Tuesday, April 03, 2007

While There's Still Time...

A few folk have asked me about the title of this blog. It has nothing to do with the old poison termed hemlock, but rather refers to my favorite trees:

The Eastern and Carolina hemlock.

Go see them while you can.

In several sections of the Great Smoky Mountains National Park are stands of hemlock trees that were never cut when lumber companies were hacking their ways through our vast tracts of forest. These trees, while not on the order of California’s redwoods, are nonetheless impressive. To stand amidst them and look up at those evergreen branches, their trunks rising great all around, the ground carpeted in the redred rust of needles shed and coppering on the forest floor... Well, you have to go see it, I guess, to understand the experience. Words are not sufficient.

But if you want to see them, you’d better hurry.

A few decades ago, someone bringing Asian hemlocks to the area around Washington DC introduced a pest called the Hemlock wooly adelgid. A bug. Native to the Old World, this pernicious little whore is of a species that has no males. Like arthropod versions of the Tribble, they’re all female and all born with the ability to eat like a black hole and lay jillions of eggs that hatch into versions of their bitch mommas. America’s hemlocks have no resistance to them, and there is no native beetle to prey on the tiny bitches. So they have had their way with the hemlock forests of America’s east coast. The Park Service is doing what it can to stem the infestations, but it looks as if the hemlock is going to become as extinct as the American chestnut.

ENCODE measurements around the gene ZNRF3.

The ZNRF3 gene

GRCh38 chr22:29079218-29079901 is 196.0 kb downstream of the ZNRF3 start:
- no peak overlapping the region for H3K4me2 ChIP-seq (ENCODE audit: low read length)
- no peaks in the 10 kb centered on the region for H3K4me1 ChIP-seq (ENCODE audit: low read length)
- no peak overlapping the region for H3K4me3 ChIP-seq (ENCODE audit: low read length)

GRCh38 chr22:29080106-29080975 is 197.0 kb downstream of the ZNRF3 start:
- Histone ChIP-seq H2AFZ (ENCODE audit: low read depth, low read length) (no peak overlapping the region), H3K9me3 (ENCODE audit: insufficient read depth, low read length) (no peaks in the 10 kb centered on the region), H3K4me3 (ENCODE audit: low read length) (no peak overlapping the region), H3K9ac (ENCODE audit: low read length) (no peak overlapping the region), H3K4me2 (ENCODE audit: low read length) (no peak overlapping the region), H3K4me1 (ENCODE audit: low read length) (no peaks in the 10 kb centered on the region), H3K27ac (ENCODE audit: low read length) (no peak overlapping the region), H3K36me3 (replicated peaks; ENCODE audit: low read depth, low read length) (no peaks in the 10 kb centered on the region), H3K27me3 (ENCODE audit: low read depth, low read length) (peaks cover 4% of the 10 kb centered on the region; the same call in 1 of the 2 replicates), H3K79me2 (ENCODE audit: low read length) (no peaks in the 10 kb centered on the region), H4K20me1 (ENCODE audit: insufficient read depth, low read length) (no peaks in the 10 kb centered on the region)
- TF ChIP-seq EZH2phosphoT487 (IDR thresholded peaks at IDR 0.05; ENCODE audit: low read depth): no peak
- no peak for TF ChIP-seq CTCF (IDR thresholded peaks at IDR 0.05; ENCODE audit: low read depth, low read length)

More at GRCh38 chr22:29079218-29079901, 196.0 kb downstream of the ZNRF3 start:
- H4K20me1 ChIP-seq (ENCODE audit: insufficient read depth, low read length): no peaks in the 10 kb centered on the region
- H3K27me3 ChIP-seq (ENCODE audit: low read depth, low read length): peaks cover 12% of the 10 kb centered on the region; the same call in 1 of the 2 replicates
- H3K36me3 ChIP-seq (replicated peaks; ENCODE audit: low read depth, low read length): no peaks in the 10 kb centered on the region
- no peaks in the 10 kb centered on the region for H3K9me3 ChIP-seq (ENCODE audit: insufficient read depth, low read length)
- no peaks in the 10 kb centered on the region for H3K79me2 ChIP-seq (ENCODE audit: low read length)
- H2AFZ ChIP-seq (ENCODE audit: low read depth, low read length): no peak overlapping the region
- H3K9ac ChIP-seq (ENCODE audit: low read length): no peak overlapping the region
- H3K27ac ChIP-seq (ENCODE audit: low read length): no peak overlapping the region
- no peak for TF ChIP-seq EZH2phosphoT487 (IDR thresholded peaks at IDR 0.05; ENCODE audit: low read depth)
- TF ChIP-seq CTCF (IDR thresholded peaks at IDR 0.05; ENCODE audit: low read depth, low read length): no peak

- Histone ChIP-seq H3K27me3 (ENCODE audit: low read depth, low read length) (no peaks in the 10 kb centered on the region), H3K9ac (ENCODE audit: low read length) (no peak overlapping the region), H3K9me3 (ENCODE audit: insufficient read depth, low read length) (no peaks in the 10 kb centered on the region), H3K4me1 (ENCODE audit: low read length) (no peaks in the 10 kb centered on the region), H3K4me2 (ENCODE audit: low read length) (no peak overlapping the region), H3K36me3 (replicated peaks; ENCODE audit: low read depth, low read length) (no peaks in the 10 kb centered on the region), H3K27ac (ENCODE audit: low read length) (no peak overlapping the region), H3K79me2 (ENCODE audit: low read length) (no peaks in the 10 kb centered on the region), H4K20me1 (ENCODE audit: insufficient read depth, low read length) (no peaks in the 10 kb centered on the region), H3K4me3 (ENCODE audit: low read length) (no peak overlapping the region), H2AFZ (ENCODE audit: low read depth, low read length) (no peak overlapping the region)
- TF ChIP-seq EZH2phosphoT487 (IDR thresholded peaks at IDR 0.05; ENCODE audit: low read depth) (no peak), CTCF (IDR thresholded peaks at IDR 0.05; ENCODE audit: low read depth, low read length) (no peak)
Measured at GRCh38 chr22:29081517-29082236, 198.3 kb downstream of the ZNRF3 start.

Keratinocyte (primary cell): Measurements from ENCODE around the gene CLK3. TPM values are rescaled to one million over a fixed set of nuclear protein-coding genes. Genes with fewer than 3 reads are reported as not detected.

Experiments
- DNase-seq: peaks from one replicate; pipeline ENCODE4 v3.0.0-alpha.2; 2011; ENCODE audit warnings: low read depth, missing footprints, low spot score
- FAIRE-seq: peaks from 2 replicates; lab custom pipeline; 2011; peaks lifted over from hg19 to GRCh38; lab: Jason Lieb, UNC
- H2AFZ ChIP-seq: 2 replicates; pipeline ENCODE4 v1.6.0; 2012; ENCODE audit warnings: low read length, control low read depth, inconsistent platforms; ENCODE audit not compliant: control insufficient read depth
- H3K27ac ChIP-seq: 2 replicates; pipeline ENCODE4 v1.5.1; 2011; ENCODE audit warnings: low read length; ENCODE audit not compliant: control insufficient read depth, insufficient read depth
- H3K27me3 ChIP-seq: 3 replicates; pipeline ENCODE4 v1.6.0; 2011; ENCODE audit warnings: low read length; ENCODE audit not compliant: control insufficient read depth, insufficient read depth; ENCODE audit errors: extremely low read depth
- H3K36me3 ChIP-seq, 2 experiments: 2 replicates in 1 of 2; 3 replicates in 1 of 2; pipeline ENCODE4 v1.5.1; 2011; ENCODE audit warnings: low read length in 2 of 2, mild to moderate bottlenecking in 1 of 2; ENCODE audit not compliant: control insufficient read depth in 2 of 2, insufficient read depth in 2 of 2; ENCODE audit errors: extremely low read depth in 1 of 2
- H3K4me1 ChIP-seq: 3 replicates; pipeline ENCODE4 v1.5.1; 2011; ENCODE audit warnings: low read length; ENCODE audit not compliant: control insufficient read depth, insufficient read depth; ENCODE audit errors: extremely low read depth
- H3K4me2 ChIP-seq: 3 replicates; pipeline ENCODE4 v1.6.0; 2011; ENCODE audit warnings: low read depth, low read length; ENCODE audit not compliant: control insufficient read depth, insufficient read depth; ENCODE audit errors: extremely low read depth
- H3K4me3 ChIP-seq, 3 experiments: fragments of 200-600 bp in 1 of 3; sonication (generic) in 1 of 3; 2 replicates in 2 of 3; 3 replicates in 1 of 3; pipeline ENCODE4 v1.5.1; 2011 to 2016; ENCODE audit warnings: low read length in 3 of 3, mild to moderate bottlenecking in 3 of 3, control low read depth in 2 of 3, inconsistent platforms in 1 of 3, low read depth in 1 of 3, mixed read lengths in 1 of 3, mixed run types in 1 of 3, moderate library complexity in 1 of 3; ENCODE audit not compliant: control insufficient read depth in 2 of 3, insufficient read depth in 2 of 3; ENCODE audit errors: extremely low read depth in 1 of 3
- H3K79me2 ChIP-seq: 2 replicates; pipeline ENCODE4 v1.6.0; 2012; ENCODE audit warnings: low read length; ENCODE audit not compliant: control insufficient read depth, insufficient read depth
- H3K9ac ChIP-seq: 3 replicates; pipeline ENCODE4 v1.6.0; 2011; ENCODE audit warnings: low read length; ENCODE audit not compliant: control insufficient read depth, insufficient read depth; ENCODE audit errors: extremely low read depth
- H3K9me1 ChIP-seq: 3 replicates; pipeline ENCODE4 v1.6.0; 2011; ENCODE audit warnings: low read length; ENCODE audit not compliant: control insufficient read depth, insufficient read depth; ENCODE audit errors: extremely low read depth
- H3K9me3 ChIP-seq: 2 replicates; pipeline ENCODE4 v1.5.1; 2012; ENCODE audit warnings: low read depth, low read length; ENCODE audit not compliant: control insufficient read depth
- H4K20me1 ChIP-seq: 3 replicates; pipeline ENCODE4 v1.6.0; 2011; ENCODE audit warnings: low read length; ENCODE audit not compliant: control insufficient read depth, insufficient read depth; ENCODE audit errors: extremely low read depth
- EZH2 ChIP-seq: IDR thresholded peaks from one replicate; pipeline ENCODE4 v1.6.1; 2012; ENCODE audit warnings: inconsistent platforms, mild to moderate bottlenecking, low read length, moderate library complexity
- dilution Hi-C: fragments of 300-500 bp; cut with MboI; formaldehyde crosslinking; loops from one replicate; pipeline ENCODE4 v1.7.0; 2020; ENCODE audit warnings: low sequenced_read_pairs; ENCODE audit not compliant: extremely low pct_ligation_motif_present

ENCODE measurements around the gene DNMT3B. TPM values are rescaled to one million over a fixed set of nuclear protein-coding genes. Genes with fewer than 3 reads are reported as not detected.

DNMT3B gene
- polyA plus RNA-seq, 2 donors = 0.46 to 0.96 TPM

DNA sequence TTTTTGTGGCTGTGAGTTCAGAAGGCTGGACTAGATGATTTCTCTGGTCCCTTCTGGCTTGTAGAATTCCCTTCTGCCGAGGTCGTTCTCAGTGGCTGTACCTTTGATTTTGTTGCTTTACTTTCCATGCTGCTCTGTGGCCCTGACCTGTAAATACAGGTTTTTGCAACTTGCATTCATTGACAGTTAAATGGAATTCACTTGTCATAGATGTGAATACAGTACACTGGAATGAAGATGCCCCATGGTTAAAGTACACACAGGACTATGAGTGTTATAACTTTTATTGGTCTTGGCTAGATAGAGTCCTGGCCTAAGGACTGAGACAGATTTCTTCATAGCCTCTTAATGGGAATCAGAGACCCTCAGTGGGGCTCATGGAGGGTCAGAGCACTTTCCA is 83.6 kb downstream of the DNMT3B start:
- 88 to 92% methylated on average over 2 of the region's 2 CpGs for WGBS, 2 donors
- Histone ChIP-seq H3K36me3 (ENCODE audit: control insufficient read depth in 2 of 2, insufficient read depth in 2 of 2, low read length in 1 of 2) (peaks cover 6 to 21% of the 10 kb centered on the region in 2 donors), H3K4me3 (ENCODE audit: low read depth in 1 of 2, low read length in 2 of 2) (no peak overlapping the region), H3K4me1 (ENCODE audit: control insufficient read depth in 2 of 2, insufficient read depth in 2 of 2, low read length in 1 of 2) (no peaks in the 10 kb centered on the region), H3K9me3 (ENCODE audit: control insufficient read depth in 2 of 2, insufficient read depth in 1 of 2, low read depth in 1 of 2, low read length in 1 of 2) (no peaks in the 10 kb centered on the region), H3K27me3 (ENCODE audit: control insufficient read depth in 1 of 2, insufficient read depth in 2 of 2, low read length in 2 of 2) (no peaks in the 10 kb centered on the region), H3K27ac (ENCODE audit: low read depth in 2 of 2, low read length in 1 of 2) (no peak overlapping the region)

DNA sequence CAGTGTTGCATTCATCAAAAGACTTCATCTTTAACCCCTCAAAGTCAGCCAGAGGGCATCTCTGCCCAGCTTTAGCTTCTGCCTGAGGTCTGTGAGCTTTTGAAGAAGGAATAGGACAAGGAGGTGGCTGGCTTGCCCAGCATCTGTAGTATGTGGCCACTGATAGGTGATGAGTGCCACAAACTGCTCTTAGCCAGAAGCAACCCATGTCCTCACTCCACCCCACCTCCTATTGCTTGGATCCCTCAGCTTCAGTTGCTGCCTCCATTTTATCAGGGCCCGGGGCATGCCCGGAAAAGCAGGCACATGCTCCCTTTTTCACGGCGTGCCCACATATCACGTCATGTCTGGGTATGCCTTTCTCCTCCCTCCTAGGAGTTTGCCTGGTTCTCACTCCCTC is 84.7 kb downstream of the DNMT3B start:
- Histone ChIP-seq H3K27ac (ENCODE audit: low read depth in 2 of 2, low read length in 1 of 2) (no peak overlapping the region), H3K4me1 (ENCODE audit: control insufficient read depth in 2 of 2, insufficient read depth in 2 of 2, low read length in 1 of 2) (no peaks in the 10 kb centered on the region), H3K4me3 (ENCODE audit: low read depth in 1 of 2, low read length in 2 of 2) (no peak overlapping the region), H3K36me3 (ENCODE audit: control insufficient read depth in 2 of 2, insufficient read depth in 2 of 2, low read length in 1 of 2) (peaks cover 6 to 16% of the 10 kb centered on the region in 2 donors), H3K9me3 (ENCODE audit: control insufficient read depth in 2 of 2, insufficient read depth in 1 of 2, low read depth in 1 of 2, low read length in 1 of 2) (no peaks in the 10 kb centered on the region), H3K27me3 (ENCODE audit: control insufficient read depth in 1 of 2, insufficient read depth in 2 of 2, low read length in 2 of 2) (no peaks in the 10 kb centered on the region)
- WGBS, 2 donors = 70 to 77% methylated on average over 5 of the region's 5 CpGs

So. If you want to see these amazing stands of trees, then you’ll have to visit the Smokies within the next few years. After that, the trunks will still be standing, but they’ll be dead. I’ve asked folk who know where the most impressive stands are located in the park and I’ve been making an effort to see them over the past few years. Biologists are predicting the complete elimination of both the Eastern hemlock and the Carolina hemlock from our forests. If you’ve never seen a hemlock tree, you might not know how beautiful they are. They’re my favorite trees when I’m hiking and backpacking. Instantly recognizable. Always green, branches sheltering, growing very tall. I’ve seen hemlocks over 150 feet tall.

All around us, the Earth is telling us how sick it is. All around us. Our atmosphere is in turmoil, but those who control us claim otherwise. Our forests are sickening, but those who hold domain over them want to cut them down. Our wildlife is vanishing, but those who can help will not allow us to protect that life. The land itself is poisoned, but those who pull the strings won’t let us cleanse that land.

Do yourselves a favor and visit the hemlock forests of the Great Smoky Mountains and the Southeast before the only thing remaining of them are dead, drying husks that once were trees.

No comments: